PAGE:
New Chair of RFCC visits Oxford

The recently appointed new Chair of Thames Regional Flood and Coastal Committee (RFCC), Professor Robert Van de Noort, visited Oxford on 19 October with EA staff. He was briefed on the Oxford Flood Alleviation Scheme and then shown the Seacourt area at the western end of the Botley Road, which marks the northern end of the Scheme.

We were pleased to meet Professor Van de Noort in South Hinksey, where he went on to see both the lie of the land where the channel will come past the village and on to Kennington to the south, and the earthworks done in the village itself to make the village ‘temporary barrier ready’ for the coming winter and beyond.

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Thames Regional Flood & Coastal Committee visit Oxford

The Thames Regional Flood & Coastal Committee (RFCC) met in Oxford yesterday. Following the meeting, members visited sites in Oxford related to OFAS. Members of our steering group were on hand to welcome them and, with staff from the Environment Agency, showed the visitors some of the problems which need to be surmounted to alleviate Oxford’s recurrent flooding.

Flooding which, unchecked, is likely to threaten further the proper functioning, and the reputation, of the city in the future if (as a consensus of scientists predicts) climate change makes extreme weather more common. OFAS offers the only practicable way towards reducing this all too real danger in time.

Meeting on OFA proposals; and encouraging maintenance by riparian owners

30 May 2013

1. Meeting this afternoon with representatives of the EA, County, RFCC, City and Vale. We heard the results of assessments of ten proposals put forward by OFA last December. Two broad options are worthy of further investigation: we expect to hear more by the autumn. Also awaited is a reconciliation of two different flood models for our area, which will have an indirect bearing on the proposals mentioned and assist in a re-evaluation of the idea of a new ‘western conveyance’ – i.e. bigger waterway (new, or expanded present ones – or a mix of the two). While nothing is yet definite, we remain patiently optimistic, and determined.

 2. We are starting to work with the EA (first meeting next week) to encourage owners of the banks of the long rural stretches of waterway in the area (for which as riparian owners they are responsible) to undertake long-term maintenance of the waterways.

An key meeting planned

10 July 2012

OFA is hosting a meeting with our partners, to develop proposals for further flood relief for Oxford

There have been significant changes in recent months in the way flood risk management is funded. Partners are being encouraged to work together to find cost effective solutions and to tackle all types of flood risk in a joined up way.  Oxford had been identified as a priority area for attention based on the potential number of homes at significant risk. OFA has learned that the Thames Regional Flood and Coastal Committee (RFCC) is keen to promote flood risk management measures in areas such as Oxford and that funding to assist in the development of schemes is potentially available.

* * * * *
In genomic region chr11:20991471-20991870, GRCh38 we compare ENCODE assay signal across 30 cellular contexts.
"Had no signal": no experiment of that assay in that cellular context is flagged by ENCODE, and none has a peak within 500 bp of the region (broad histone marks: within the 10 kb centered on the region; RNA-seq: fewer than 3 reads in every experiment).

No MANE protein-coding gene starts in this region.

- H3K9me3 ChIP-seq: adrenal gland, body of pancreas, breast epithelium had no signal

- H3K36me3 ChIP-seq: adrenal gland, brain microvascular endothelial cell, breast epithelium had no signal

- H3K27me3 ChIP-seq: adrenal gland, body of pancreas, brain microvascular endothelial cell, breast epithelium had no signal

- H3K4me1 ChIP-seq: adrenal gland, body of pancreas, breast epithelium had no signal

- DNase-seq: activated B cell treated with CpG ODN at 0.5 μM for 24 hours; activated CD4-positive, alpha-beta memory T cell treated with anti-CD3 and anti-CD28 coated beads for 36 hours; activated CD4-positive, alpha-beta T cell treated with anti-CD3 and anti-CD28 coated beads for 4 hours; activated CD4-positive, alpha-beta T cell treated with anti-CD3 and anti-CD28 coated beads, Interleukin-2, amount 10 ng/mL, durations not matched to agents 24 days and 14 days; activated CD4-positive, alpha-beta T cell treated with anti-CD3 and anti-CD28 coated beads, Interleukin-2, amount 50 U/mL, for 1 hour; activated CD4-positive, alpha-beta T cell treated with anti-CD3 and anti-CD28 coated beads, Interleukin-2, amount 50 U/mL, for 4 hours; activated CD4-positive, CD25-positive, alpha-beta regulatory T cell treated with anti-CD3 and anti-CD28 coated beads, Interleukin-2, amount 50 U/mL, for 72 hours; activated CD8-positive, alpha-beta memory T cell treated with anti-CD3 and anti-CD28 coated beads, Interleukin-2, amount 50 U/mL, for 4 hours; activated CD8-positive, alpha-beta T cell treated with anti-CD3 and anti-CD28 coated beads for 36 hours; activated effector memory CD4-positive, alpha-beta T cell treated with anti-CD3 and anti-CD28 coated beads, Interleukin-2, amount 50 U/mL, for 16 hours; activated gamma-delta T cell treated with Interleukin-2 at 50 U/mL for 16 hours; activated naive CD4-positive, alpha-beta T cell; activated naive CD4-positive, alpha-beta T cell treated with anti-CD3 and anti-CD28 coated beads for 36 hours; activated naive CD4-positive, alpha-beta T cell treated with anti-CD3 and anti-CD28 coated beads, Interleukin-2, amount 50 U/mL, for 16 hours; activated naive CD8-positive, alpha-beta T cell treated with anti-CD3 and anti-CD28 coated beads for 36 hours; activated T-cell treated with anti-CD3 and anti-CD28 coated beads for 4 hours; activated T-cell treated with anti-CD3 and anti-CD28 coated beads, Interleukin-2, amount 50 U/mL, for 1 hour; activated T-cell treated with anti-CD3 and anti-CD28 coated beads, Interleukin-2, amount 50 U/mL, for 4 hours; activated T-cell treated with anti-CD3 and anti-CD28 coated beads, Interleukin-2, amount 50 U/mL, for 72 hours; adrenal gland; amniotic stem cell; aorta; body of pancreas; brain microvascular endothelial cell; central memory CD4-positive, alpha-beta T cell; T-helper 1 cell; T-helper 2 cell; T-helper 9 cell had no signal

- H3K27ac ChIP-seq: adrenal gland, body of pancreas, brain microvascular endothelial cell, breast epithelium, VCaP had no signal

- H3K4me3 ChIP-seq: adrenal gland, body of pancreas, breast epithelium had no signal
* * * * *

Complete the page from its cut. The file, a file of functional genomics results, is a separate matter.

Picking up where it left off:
The Committee, which approves the programme of schemes in the Thames region, has invited proposals large or small where the cost-benefit analysis can be shown to be positive. The Committee is receptive to proposals from the lead local flood authority, which for Oxford is Oxfordshire County Council, to understand and address surface water risks and the relationship with river flooding. It is also interested in re-examining work undertaken as part of the Oxford Flood Risk Management Strategy to establish whether any of the works can be taken forward under the new funding regime.  Collaboration between local agencies and cost sharing are being encouraged under new government rules.
In response to this opportunity OFA has convened a meeting of the County, City and Vale Councils, the Environment Agency and Network Rail to discuss potential schemes which might be put forward. The meeting will take place on 27 July in South Hinksey.
A considerable amount of time and money went into modelling the aborted £100m Oxford Flood Risk Management Scheme. We believe elements of this scheme could be turned into fundable proposals. Also a number of measures suggested by OFA over the last few years could be taken up.
We have had a very positive response from the various local bodies to the idea of a meeting and are looking forward to working with them. We will keep you informed of the outcomes of the meeting.

Partnership funding

December 2011

New government funding system for flooding

Central government funding is now through a new scheme known as Flood and Coastal Resilience Partnership Funding and run by DEFRA via the Regional Flood and Coastal Committees (RFCCs). The old scheme resulted in ‘all or none’ funding, the new scheme in ‘all or part or none’ – the suggested advantages being to spread funding more widely, to encourage cost reduction and to allow top-ups to central funding from other sources. But see the report on our Annual Public Meeting for how we’re affected – very badly so far – and what we’re doing about it.